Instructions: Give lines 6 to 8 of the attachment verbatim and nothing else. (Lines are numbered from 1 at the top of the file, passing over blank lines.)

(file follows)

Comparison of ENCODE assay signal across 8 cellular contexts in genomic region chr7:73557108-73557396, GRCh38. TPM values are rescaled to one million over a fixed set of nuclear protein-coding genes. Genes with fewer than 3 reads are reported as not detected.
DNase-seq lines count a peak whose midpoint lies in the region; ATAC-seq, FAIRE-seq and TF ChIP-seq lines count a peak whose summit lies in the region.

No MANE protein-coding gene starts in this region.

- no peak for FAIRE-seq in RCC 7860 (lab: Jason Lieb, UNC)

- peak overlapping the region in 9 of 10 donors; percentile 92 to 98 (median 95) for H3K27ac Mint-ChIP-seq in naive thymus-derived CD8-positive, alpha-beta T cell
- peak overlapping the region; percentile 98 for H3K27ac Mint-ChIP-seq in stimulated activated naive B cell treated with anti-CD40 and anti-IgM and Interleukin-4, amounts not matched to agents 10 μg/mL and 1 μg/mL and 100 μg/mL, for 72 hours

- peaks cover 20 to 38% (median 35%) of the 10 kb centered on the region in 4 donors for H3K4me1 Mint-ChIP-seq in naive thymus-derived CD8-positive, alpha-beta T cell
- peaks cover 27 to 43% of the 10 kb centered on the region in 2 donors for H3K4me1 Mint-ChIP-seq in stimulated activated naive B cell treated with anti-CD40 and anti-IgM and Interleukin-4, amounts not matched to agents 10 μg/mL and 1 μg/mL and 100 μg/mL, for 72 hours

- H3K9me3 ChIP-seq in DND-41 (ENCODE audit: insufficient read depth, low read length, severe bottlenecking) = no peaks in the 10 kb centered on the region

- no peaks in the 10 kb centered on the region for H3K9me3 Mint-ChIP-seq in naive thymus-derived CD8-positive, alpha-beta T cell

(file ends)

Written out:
- peak overlapping the region; percentile 98 for H3K27ac Mint-ChIP-seq in stimulated activated naive B cell treated with anti-CD40 and anti-IgM and Interleukin-4, amounts not matched to agents 10 μg/mL and 1 μg/mL and 100 μg/mL, for 72 hours

- peaks cover 20 to 38% (median 35%) of the 10 kb centered on the region in 4 donors for H3K4me1 Mint-ChIP-seq in naive thymus-derived CD8-positive, alpha-beta T cell
- peaks cover 27 to 43% of the 10 kb centered on the region in 2 donors for H3K4me1 Mint-ChIP-seq in stimulated activated naive B cell treated with anti-CD40 and anti-IgM and Interleukin-4, amounts not matched to agents 10 μg/mL and 1 μg/mL and 100 μg/mL, for 72 hours